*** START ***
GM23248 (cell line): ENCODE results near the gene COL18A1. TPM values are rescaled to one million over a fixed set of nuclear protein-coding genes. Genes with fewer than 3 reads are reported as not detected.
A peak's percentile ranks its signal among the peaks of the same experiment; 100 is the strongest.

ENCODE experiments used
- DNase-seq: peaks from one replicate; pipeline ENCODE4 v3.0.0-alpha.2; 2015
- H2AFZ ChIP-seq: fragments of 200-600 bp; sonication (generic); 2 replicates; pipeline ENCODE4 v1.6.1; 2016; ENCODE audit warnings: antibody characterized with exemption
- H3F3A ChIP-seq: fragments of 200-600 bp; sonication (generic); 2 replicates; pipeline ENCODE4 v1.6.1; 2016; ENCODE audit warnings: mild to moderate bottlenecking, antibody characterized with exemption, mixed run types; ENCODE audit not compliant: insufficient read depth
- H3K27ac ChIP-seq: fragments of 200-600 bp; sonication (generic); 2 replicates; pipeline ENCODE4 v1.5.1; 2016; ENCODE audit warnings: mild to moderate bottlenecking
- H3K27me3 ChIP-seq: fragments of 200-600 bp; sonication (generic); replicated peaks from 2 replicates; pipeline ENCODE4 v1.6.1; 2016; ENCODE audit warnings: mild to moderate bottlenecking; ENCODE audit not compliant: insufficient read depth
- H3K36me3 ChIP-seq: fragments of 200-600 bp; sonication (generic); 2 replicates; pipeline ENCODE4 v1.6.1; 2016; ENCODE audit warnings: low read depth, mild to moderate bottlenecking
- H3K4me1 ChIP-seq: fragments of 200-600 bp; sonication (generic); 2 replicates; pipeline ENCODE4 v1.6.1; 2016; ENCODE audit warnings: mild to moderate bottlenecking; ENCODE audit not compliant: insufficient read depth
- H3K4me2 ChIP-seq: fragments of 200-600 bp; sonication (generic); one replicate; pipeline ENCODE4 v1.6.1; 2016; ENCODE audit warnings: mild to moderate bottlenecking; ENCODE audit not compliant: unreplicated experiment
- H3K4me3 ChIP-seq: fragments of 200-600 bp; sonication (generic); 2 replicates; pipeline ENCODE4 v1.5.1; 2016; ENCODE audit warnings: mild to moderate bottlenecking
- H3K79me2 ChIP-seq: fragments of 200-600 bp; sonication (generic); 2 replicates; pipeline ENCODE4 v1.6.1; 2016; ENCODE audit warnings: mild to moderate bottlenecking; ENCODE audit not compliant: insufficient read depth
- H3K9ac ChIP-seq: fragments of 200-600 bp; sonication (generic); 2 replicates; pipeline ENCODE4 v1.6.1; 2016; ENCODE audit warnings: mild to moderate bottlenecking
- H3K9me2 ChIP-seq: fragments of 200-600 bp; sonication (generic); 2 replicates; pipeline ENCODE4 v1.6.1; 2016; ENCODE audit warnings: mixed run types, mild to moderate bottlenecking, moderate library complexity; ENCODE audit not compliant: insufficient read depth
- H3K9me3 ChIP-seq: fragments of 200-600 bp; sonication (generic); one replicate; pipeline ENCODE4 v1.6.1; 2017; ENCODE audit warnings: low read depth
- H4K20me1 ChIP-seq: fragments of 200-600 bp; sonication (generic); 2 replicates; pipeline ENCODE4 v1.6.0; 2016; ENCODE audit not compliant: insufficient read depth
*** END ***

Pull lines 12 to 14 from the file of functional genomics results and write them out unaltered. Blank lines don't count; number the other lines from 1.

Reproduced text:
- H3K4me3 ChIP-seq: fragments of 200-600 bp; sonication (generic); 2 replicates; pipeline ENCODE4 v1.5.1; 2016; ENCODE audit warnings: mild to moderate bottlenecking
- H3K79me2 ChIP-seq: fragments of 200-600 bp; sonication (generic); 2 replicates; pipeline ENCODE4 v1.6.1; 2016; ENCODE audit warnings: mild to moderate bottlenecking; ENCODE audit not compliant: insufficient read depth
- H3K9ac ChIP-seq: fragments of 200-600 bp; sonication (generic); 2 replicates; pipeline ENCODE4 v1.6.1; 2016; ENCODE audit warnings: mild to moderate bottlenecking